Over the past year, it’s often seemed as if Microsoft and Netflix have done everything they could possibly do to prevent 4K streaming on PCs. While 4K started rolling out on Netflix several years ago, only a handful of smart TVs were supported. The situation has only improved slightly since then. Technically, you can watch 4K Netflix from a PC now, but only if you run Windows 10, use Microsoft Edge, and have a seventh generation Intel Kaby Lake CPU. An upcoming Nvidia driver is going to change that situation somewhat, though there are still some significant limitations on 4K streaming support.
If you want 4K streaming today, you have to sign up for the Windows Insider program to get the Nvidia 381.74 driver. Nvidia’s site notes that No other GeForce driver will support this functionality at this time (emphasis original). The Nvidia site contradicts itself on which GPUs are functionally supported. It states that customers must have at least a GTX 1050 with 3GB of RAM, but at least according to Newegg there aren’t any GeForce 1050s with more than 2GB of RAM. Functionally, this means you need at least a GeForce GTX 1050 Ti. Also, you’ll need a 25Mbps Internet connection.
If you have multiple monitors hooked up to your system, all of the displays need to be compatible with HDCP 2.2. If they aren’t, you’ll either have to disconnect a display or shut it off to watch 4K UHD content. If your displays aren’t HDCP 2.2 compatible, the system will still stream but will default to 1080p, as shown in the table below.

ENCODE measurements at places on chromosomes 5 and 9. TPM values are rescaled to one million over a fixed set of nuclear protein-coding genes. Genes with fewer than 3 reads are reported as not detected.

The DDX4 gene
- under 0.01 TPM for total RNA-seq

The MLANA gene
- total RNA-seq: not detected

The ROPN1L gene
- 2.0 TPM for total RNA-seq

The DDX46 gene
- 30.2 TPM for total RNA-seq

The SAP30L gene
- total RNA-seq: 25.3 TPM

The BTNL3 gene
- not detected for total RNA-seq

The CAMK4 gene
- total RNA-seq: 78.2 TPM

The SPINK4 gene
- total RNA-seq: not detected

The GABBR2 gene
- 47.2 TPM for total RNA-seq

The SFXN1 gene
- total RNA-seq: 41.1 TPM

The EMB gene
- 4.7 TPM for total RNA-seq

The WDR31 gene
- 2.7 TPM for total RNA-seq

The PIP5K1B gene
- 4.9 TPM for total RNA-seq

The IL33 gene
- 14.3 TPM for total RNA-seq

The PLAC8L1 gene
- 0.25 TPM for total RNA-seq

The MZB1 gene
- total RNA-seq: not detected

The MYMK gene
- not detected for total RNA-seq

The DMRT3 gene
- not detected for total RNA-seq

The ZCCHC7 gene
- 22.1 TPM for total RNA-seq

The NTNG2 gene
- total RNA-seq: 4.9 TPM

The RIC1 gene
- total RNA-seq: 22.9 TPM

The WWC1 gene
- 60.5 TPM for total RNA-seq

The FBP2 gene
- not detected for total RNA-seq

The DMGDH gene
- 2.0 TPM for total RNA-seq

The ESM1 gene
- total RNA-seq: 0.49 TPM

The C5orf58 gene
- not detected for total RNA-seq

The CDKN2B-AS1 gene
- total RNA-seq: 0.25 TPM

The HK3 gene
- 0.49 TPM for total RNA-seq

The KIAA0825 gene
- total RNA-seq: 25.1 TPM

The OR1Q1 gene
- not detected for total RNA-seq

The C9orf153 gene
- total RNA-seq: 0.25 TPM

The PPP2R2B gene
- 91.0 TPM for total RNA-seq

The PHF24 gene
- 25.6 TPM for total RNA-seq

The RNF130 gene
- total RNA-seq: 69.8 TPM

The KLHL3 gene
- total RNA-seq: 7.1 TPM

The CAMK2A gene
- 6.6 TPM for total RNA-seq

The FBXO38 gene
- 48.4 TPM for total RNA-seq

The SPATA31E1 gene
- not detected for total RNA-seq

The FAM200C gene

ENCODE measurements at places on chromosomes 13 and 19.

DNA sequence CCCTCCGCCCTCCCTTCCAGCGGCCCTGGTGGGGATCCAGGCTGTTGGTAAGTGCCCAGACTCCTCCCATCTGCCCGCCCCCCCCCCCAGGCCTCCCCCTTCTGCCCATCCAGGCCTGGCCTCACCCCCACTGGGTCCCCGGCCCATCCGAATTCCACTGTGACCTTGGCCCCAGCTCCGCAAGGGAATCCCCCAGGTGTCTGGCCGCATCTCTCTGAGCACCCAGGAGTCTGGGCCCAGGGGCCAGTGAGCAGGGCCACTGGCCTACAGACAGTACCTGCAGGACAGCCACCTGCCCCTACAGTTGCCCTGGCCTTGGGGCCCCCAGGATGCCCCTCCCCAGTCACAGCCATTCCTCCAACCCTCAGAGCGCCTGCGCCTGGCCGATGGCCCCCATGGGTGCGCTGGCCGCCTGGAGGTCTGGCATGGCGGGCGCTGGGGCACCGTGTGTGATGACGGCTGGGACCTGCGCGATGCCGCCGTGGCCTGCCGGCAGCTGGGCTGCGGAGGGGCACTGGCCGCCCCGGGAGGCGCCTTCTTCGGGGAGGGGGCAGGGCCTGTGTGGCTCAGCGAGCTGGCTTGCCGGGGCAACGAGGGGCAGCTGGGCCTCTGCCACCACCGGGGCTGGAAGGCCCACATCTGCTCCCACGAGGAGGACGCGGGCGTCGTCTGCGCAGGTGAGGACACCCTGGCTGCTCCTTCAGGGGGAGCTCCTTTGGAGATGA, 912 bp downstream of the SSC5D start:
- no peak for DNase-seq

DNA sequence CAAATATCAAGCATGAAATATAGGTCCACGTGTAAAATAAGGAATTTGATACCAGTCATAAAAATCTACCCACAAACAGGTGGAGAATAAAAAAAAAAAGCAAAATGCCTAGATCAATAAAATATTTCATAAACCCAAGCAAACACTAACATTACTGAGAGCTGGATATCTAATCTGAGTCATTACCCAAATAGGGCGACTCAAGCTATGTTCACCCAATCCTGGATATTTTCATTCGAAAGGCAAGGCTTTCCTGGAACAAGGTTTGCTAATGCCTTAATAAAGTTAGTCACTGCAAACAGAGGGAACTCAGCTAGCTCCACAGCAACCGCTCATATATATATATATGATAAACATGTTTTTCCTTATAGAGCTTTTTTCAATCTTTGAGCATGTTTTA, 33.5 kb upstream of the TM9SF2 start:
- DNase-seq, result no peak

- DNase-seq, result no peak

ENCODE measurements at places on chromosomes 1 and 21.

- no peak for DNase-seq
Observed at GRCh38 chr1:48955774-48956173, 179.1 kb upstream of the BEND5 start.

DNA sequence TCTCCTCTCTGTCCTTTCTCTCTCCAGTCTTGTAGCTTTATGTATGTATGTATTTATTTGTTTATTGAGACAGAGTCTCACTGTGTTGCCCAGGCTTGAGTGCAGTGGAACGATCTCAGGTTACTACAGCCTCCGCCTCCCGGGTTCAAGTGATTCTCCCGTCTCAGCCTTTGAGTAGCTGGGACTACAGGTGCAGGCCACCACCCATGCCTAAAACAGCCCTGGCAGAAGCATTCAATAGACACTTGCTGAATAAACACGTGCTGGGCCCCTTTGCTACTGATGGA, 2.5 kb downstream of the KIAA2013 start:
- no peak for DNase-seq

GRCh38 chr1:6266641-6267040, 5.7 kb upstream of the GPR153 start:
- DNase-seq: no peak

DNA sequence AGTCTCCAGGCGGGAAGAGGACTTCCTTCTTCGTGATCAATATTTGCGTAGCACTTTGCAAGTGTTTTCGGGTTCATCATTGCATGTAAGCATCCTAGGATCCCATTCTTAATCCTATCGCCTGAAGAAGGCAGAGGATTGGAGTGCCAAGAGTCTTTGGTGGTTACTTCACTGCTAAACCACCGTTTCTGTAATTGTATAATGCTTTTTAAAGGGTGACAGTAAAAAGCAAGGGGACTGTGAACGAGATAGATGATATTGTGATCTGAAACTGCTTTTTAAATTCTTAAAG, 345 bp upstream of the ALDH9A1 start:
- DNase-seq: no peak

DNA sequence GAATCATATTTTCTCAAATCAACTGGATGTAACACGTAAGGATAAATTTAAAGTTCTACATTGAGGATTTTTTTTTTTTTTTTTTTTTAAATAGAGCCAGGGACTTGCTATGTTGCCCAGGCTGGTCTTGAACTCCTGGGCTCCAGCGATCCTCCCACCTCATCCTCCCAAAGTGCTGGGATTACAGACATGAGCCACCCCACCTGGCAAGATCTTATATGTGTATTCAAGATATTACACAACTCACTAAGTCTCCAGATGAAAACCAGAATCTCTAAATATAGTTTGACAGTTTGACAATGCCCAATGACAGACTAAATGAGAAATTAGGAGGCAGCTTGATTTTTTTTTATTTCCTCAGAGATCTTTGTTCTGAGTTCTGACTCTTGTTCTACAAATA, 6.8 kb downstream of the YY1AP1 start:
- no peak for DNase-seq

Finally, SLI configurations are not supported. If you run Pascal GPUs in an SLI configuration you’ll have to disable it for 4K (the monitor rules still apply).
This is… better, marginally, but it’s a long way from robust 4K streaming support. The capability is only supported on Pascal GPUs, so those of you with older products are out of luck. Nvidia’s mobile GeForce 10 GPUs are all based on Pascal instead of leveraging Maxwell-era rebrands, so at least you know you’ll be fine if you buy one of these solutions, but 4K is still content-gated to an awful small number of systems.
We saw a similar problem when 1080p video was new, but it’s gotten worse now. Back then, you needed an HDCP-compatible display, a relatively high-end CPU (or a GPU with VC-1 / H.264 offload, which both AMD and Nvidia rolled out to all of their various products within fairly short order) and either Windows Vista or a third-party utility for Blu-ray / HD-DVD playback. Now, you need an entire chain of secured devices in order to be allowed to watch video from a service you legally purchased on a device you legally own. (It would be easier to dismiss Richard Stallman as nothing but a crackpot if some of his predictions weren’t slowly tiptoeing towards reality).
Still, this new Nvidia driver will improve access to 4K content for users that currently can’t watch it, and that’s a good thing. Hopefully AMD will follow with a driver of its own in the not-too-distant future.
source : https://www.extremetech.com/computing/248637-upcoming-nvidia-driver-will-allow-netflix-4k-streaming-gpus